On the beach house living room windowsill, I spot a small green cactus, planted in a compatible brick-like container.

For reasons I cannot explain – then or now – I spontaneously reach over,

And wrap the fingers of my right hand around the trunk of the cactus.

(Yes, thinking it was rubber!  But who grabs a rubber cactus?)

With an accompanying “Ow!”, I reflexively draw back my hand.  But it is too late.  Standing like soldiers on the tips of my fingers are dozens of needle-thin spines.

That’s what I’m looking at – a forest of needles, rising vertically from my throbbing fingers.

Which I am required to extract, one spine needle at a time.  As my classmates look on, in dumbfounded horror and disgust.

“Ice in beer”, and now this.

Forget about “ushering me into the clan.” 

I am lucky they gave me a ride back to UCLA.

But they did.

Mindful there was an “alien” – or lunatic – sitting in the car. *

(* I cannot blame Canada for this fiasco.  Canadian readers are likely shaking their heads, along with everyone else.  With the added awareness that I am shamefully them.)

Monday, March 25, 2019

"Streanger Than Fiction"

(Subsection:  Little But Noteworthy)

Sheraton Wild Horse Pass Spa and Resort (in a nearby suburb of Phoenix, Arizona.)

“Wild Horse Pass.”

Sounds like my kind of place, doesn’t it? 

What’s not to like? 

“Southwestern” decor.  Native-American flute music playing on the elevators.  A panoramic picture window, showcasing the expanse of the eponymous “Wild Horse Pass”, with its rugged terrain, breathtaking sunsets, and (imagined) rampaging stallions.  (Plus, you can also get an aromatherapy massage.)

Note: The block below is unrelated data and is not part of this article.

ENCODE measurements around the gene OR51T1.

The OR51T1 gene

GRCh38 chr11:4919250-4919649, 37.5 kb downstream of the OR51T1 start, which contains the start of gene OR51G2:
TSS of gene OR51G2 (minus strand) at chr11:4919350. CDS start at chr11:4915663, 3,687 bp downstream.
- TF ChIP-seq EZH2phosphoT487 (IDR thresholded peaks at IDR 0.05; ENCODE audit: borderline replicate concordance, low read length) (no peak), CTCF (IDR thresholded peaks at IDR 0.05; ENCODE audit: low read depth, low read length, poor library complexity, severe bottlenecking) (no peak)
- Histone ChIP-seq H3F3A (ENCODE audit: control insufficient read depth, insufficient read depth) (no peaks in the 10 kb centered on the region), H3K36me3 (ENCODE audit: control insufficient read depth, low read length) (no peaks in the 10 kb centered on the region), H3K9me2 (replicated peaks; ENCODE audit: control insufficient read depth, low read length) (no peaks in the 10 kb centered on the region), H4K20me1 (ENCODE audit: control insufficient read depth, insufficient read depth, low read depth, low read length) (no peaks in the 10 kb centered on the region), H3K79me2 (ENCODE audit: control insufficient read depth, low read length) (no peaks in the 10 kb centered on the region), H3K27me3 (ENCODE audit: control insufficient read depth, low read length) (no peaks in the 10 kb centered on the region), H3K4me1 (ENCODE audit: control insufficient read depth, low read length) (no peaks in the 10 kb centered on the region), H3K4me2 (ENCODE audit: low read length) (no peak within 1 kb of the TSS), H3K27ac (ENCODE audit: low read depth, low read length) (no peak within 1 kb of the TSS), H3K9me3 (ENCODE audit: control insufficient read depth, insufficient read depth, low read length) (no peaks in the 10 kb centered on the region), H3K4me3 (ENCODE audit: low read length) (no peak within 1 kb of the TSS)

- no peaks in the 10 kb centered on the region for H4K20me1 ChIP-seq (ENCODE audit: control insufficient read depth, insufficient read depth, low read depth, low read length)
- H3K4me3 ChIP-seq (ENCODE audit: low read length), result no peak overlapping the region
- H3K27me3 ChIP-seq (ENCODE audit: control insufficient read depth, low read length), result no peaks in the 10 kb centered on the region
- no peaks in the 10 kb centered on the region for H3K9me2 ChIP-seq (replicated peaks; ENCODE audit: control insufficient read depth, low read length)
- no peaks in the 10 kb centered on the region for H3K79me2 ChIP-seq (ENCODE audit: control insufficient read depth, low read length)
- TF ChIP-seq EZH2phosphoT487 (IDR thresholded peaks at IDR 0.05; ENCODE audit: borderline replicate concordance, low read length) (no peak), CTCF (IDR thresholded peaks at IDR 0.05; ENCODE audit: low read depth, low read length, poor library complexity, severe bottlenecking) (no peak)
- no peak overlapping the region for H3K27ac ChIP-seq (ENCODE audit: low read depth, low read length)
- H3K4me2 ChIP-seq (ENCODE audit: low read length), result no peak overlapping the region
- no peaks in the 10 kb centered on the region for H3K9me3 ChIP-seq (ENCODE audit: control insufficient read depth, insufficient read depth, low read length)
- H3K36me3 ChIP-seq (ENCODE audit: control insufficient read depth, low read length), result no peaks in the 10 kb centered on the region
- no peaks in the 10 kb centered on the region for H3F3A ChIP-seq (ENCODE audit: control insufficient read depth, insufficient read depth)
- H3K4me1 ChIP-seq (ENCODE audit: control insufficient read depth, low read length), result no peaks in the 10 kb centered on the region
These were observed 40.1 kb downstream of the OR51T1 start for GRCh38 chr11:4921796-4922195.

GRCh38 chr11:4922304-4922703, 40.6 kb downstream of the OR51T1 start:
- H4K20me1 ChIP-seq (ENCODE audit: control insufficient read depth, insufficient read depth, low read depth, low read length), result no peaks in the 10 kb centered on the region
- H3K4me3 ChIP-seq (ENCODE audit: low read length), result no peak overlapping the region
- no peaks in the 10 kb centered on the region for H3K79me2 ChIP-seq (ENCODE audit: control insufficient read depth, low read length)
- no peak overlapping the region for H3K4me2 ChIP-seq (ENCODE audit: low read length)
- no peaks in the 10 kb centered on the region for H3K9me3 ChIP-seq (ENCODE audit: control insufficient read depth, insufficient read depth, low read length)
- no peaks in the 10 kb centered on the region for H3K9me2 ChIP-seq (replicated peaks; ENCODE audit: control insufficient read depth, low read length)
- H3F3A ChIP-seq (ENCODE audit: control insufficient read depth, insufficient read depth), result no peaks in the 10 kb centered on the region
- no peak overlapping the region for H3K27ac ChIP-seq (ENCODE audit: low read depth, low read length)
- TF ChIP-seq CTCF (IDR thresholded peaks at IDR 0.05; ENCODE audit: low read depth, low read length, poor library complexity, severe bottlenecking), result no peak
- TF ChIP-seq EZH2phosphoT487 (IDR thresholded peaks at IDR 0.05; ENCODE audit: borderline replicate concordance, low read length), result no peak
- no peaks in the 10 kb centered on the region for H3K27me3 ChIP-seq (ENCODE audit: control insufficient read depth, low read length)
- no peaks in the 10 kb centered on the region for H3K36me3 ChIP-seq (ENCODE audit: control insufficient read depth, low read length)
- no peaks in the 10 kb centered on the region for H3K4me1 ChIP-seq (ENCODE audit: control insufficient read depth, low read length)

So much for introductory fooferah.

Now, a small but memorable moment having nothing to do with any of that.

Saturday morning, I step into the hotel “Gift Shop”, to ask the “Gift Shop” attendant a lingering question.

“Do you get the Sunday New York Times?” 

(Which we subscribe to at home.  Only the Sunday addition.  I like its “Book Review” section and its political “Week In Review”, while Dr. M frets contentedly with the crossword.  The rest of the week, we live with the lowlier L.A. Times.)

A simple question:

“Do you get the Sunday New York Times?” 

The attendant’s answer is somewhat a curveball.

“We get one,” she responds.

I just stood there, dumbfounded in a “Gift Shop.”

One paper? 

For the whole Sheraton Wild Horse Pass Spa and Resort? 

I immediately wondered if we were required to read it, and then dutifully pass it along.


Sensing the competition would be fierce for that one available Sunday New York Times, I immediately determine to stake out my claim.